knowledge | 6 January 2017 |

Judicial Review and Decision-makers’ Immunity from Costs: Far From a Rubber-Stamping Exercise

As a matter of public policy, those exercising administrative decisionmaking functions or acting in a quasi-judicial role may in certain circumstances enjoy immunity from costs in challenges to their decisions. But as a recent High Court decision illustrates, each case will be evaluated on its own merits after trial.

In a recent briefing, we considered the Supreme Court’s decision in Miley v Employment Appeals Tribunal,1 where that court held that “as a matter of public policy, and arising from its function, the EAT should not primarily be liable for an order of costs in judicial review proceedings when it has not participated in such proceedings, and has indicated such a position initially”. A rule similar to that which applies to judges2 should apply, meaning that while the EAT would not in the first instance be liable for costs, that immunity would be lost if the EAT had acted with mala fides or with impropriety.

This issue has now come before the High Court again. In Bradshaw v Delahunty,3 the applicant sought to review a decision of the County Registrar, acting in a quasijudicial capacity, to refuse to transfer his proceedings from her list to that of a different county. When the County Registrar was notified of the application, her solicitor adopted the approach taken in Miley by writing to the applicant’s solicitor indicating that the respondent would not be taking part in the proceedings and that no costs order should be sought against her at their conclusion.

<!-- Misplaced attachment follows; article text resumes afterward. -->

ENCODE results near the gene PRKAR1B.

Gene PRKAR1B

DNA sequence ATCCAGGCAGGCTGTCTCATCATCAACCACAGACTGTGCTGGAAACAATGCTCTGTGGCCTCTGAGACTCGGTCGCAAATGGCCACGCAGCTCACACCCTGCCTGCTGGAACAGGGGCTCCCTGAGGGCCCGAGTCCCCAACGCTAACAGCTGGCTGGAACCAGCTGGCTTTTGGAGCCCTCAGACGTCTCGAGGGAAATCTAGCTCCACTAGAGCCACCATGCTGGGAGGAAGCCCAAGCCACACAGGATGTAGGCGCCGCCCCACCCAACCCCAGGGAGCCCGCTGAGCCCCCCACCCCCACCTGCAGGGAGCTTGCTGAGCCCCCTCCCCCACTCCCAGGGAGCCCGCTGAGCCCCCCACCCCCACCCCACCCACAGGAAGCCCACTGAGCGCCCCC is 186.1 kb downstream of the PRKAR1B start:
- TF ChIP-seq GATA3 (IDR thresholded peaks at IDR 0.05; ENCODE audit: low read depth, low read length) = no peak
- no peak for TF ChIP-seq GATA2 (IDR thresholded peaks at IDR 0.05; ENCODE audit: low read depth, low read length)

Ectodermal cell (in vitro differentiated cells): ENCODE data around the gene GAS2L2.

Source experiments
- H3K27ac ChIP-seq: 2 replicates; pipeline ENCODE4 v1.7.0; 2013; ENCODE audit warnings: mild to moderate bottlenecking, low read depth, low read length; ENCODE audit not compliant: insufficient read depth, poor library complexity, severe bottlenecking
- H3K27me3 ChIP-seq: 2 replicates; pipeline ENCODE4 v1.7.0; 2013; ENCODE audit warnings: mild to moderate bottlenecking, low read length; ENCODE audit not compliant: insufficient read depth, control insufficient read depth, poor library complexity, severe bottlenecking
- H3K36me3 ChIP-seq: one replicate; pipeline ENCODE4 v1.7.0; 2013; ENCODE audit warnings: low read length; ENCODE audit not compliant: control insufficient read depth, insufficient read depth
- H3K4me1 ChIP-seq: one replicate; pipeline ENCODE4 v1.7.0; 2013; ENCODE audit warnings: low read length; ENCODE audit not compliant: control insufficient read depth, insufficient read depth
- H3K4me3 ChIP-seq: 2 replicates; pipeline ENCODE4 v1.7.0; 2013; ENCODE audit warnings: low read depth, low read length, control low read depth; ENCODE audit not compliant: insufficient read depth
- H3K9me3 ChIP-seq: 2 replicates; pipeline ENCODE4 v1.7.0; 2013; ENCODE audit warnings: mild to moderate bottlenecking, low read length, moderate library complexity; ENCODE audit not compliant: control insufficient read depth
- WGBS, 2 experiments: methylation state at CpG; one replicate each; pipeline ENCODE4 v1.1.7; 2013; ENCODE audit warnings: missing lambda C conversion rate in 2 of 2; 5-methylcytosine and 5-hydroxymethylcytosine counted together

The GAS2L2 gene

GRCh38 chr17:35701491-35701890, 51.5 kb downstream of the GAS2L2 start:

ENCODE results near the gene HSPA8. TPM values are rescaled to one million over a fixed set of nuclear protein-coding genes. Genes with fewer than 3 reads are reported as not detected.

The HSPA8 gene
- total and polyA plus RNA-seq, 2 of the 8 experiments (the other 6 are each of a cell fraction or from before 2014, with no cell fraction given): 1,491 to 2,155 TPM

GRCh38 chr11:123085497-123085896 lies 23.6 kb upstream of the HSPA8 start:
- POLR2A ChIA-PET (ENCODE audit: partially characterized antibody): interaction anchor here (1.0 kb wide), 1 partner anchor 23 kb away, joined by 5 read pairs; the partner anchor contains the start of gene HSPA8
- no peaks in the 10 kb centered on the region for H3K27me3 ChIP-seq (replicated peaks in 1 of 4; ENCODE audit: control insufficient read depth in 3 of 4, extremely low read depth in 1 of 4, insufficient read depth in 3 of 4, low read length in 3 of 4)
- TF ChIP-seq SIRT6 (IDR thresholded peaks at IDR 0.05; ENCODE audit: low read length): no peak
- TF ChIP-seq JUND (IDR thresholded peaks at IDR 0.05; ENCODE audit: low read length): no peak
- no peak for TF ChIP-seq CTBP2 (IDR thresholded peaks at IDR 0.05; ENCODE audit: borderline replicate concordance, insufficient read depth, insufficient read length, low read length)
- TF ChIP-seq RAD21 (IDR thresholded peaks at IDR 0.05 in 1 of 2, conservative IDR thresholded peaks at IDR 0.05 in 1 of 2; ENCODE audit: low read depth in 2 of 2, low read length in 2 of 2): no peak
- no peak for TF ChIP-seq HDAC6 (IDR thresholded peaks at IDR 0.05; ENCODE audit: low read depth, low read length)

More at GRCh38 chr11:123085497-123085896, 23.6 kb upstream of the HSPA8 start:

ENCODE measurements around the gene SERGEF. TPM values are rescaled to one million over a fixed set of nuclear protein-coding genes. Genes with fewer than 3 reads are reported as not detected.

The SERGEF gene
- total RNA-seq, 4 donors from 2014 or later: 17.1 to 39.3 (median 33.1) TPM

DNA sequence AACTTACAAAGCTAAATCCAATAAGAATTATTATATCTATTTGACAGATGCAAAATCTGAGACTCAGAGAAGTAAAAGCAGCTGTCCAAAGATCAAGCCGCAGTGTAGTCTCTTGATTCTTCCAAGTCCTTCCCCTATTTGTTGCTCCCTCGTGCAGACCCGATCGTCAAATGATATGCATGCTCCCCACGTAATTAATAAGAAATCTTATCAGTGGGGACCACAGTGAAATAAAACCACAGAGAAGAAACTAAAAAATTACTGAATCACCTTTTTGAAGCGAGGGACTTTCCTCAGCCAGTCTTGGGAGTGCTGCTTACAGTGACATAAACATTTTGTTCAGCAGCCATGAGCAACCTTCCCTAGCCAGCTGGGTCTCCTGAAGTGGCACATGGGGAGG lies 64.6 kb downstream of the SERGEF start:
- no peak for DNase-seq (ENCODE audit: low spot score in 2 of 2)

However, the respondent then went one step further and applied to the High Court “to re-affirm the position which has been repeatedly established by the courts” and as set out in Miley above, that absent bad faith, if she did not contest the proceedings, she would not be fixed with the costs of the applicant should he succeed.

The High Court declined to consider, or give any view on the “re-affirmation” sought commenting that the application had been brought with “undue haste” and was not appropriate at this time. The proper time for this submission was after judgment, at the point when any submissions as to costs are heard. Barrett J was concerned that if he gave or refused the “re-affirmation” sought, it might be perceived to fetter in some way the discretion as to costs of the judge hearing the application. He also added that the role of the court was the administration of justice, not the giving of legal advice as to how parties are positioned legally at any one time. This was a matter for lawyers.

He also sounded a note of caution, wondering whether in making her application, the County Registrar might not inadvertently have converted into a partly contested application what was to be, so far as her role was concerned, an entirely uncontested application.

This case illustrates that in judicial review proceedings, while those exercising administrative decision-making functions or acting in a quasi-judicial capacity may enjoy immunity for costs if they are within the ambit of the Miley decision, this is far from a rubber-stamping exercise. Any attempt by such a body to copper fasten its position by effectively pre-empting the making of a fully informed decision on costs by the court of trial may find that this has the opposite effect.

  1. [2016] IESC 20
  2. McIlwraith v Judge Fawsitt [1990] 1 IR 343
  3. [2016] IEHC 698

This document has been prepared by McCann FitzGerald LLP for general guidance only and should not be regarded as a substitute for professional advice. Such advice should always be taken before acting on any of the matters discussed.

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